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Monthly Archives: December 2012

But what of the collaboration between science and the arts? Are we really prepared to live with a permanent cultural schism? If we are serious about unifying human knowledge, then we’ll need to create a new movement that coexists with the third culture but that deliberately trespasses on our cultural boundaries and seeks to create relationships between the arts and the sciences. The premise of this movement—perhaps a fourth culture—is that neither culture can exist by itself. Its goal will be to cultivate a positive feedback loop, in which works of art lead to new scientific experiments, which lead to new works of art and so on. Instead of ignoring each other, or competing, or co-opting each other in naïve or superficial ways, science and the arts will truly impact each other. The old intellectual boundaries will disappear. Neuroscience will gain new tools with which to confront the mystery of consciousness and modern physics will improve its metaphors. Art will become a crucial source of scientific ideas…At the same time, the sciences must recognize that their truths are not the only truths. No single area of knowledge has a monopoly on knowledge. As Karl Popper, an eminent defender of science wrote, “It is imperative that we give up the idea of ultimate sources of knowledge, and admit that all knowledge is human; that it is mixed with our errors, our prejudices, our dreams, and our hopes; that all we can do is to grope for truth even though it is beyond our reach.” The struggle for scientific truth is long and hard and never ending. If we want to get an answer to our deepest questions—the questions of who we are and what everything is—we will need to draw from both science and art, so that each completes the other.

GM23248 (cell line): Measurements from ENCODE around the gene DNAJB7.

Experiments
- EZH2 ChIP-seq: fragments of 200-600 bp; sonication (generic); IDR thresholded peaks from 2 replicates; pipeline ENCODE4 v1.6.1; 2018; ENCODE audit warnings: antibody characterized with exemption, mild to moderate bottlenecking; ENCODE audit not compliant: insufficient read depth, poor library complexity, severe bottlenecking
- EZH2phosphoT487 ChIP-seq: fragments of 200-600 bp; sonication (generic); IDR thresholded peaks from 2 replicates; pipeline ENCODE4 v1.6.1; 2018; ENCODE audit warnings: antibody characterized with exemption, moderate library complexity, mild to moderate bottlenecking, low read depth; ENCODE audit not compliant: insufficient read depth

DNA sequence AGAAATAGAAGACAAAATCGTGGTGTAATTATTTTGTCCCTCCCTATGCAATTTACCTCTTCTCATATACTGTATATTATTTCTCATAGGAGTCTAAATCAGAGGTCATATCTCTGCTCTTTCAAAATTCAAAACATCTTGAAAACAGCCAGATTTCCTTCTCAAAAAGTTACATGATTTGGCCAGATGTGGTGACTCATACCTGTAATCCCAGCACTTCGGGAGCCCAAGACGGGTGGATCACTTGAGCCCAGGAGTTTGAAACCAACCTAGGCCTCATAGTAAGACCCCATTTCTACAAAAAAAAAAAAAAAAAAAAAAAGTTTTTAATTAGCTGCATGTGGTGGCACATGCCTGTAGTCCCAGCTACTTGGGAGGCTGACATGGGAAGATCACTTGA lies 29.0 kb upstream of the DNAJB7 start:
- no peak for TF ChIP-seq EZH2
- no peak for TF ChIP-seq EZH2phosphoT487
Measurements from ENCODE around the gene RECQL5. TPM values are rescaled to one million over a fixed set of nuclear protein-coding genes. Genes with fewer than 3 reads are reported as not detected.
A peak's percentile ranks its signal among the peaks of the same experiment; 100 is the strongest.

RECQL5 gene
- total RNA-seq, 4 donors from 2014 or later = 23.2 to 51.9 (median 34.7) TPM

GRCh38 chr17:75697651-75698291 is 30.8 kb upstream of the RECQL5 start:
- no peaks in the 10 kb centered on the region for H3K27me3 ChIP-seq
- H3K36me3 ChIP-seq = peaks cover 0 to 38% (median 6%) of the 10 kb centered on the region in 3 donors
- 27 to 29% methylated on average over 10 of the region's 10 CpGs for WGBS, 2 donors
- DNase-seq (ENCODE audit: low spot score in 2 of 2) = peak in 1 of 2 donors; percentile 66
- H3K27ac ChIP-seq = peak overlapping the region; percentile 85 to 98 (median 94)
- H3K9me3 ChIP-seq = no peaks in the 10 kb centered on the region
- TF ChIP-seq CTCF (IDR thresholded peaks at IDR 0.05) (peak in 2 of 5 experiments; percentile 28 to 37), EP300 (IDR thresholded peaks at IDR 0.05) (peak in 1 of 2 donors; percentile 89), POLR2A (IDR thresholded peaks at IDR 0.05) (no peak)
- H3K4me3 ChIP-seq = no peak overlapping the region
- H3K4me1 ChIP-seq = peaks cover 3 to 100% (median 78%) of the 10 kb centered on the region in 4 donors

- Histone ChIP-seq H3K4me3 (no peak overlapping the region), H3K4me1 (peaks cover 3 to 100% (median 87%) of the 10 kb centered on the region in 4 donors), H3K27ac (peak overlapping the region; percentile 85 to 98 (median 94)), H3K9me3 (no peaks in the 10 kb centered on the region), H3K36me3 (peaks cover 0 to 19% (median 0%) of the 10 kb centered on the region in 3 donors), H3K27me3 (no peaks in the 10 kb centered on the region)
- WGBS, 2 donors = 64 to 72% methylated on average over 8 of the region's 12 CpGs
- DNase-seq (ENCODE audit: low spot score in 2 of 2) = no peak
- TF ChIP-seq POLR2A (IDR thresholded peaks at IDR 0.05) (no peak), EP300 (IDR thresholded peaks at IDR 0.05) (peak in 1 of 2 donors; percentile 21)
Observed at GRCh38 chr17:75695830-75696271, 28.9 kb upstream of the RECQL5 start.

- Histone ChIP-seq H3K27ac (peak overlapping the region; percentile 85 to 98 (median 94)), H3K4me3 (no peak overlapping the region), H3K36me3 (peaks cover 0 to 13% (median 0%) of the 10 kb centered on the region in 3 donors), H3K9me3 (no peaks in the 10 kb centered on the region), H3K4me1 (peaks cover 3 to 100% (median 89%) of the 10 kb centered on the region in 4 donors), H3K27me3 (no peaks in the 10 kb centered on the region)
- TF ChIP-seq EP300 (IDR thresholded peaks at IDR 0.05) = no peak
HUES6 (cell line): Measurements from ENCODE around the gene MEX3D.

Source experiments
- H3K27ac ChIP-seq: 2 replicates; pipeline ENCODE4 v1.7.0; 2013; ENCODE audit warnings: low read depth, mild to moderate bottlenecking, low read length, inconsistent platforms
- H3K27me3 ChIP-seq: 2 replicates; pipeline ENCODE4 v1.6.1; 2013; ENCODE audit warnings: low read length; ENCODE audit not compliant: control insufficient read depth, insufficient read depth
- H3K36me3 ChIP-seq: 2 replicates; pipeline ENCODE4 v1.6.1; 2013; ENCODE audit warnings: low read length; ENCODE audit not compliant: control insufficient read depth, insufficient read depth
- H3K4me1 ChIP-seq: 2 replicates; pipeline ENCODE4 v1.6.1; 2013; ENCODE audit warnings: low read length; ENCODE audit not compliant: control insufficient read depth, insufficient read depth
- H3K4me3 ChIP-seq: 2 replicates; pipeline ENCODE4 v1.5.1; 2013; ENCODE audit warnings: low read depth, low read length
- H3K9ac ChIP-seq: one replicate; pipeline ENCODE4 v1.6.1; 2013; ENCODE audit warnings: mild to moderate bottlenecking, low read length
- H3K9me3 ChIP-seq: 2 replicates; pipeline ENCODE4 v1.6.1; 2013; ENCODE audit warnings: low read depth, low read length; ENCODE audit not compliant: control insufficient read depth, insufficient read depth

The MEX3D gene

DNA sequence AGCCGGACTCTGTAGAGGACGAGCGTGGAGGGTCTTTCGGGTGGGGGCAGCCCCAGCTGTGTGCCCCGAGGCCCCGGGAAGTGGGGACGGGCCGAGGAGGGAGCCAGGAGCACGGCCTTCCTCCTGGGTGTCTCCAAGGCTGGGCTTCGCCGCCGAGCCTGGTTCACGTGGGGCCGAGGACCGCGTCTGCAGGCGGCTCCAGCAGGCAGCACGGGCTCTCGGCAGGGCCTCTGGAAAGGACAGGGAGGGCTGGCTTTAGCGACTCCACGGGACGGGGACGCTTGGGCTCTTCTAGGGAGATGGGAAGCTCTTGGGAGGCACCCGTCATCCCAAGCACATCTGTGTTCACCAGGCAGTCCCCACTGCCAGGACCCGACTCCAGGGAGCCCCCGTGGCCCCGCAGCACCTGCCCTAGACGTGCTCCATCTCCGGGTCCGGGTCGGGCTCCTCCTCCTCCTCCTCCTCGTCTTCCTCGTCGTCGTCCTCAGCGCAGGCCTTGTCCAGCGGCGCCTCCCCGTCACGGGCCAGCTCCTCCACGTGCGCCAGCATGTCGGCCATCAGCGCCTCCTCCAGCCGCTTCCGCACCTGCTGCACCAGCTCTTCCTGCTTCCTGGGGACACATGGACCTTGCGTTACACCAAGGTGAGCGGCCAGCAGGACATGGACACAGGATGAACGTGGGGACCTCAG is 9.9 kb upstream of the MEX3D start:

-Jonah Lehrer (Seed magazine article)

In the film The Cool School about LA’s game-changing Ferus Gallery (the gallery that all but created their now-dominant art scene by supporting and nurturing local artists), founder Walter Hopps mentions that there are five things needed for a healthy art city:

“1: Artists to make the work
2: Galleries to support it
3: Critics to celebrate it
4: Museums to establish it
5: and collectors to buy it”

– Nathaniel Smith (letoile arts article)

“My tastes in art are not dissimilar from my taste in music (Wire, Big Black, Joy Division) or movies (Kubrick, Bunuel, Scorsese) all of which tend towards angst, black humor, irony, obliqueness, existentialism, and anti-heroics (and in the case of the movies, intense, well-constructed visuals.) That said, the shows I’ve done at the MCA are only a partial reflection of my taste (and my taste as mediated by the larger vision of the institution.)

I think many of the shows that I’ve done here at the MCA reflect my interest in work that has a certain tension between emotionally intense content or subject matter and coolly detached formal execution (Sharon Lockhart, Gillian Wearing, and to some degree Wolfgang Tillmans.) Other artists I really admire/would love to work with include Mike Kelley, Aida Ruilova, Richard Kern, Jim Lambie, Eva Rothschild, Richard Hawkins, Paulina Olowska, Douglas Gordon, Richard Rezac, Slater Bradley, Marc Camille Chaimowicz, Paul McCarthy, Richard Prince, Daria Martin, Anselm Reyle, and Ashley Bickerton, among many many others.